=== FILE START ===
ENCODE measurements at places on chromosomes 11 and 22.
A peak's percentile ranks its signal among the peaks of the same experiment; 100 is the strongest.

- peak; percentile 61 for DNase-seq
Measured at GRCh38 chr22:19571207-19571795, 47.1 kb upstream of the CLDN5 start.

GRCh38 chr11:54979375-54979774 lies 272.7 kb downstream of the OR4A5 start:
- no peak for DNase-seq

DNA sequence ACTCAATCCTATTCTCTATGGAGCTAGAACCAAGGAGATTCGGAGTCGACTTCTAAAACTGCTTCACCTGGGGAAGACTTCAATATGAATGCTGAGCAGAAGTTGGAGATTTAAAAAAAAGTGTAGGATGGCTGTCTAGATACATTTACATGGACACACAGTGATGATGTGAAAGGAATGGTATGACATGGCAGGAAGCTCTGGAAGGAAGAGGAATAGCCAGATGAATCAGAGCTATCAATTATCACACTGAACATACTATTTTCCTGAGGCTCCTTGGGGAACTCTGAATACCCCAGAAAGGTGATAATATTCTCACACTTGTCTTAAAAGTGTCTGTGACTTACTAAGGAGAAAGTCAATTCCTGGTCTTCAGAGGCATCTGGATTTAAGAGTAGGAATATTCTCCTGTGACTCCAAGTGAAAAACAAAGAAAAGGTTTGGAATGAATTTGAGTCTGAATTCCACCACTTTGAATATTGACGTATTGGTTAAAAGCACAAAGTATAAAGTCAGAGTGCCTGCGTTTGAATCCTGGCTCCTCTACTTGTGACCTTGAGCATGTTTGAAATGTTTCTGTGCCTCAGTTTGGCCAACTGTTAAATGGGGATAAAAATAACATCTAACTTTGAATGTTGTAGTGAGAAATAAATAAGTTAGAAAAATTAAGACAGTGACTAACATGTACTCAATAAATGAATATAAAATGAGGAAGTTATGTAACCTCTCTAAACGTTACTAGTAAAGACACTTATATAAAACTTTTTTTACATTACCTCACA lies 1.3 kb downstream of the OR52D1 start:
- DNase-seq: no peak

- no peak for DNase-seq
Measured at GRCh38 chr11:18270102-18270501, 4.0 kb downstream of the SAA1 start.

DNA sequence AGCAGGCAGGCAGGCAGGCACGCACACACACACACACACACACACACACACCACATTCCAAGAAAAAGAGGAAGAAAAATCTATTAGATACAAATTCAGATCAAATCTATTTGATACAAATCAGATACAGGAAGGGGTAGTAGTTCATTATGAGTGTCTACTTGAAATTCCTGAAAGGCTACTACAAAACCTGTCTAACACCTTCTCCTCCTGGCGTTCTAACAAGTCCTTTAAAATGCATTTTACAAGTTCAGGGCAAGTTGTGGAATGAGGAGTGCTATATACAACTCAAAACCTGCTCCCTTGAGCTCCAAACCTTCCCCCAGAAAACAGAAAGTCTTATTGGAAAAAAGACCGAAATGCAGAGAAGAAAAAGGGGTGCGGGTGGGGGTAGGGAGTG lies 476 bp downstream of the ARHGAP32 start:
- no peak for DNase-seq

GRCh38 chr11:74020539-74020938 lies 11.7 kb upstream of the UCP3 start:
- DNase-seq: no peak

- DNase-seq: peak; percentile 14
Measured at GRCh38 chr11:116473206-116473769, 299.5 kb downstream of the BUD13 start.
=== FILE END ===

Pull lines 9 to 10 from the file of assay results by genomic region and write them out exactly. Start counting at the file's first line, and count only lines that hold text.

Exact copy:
- no peak for DNase-seq
Measured at GRCh38 chr11:18270102-18270501, 4.0 kb downstream of the SAA1 start.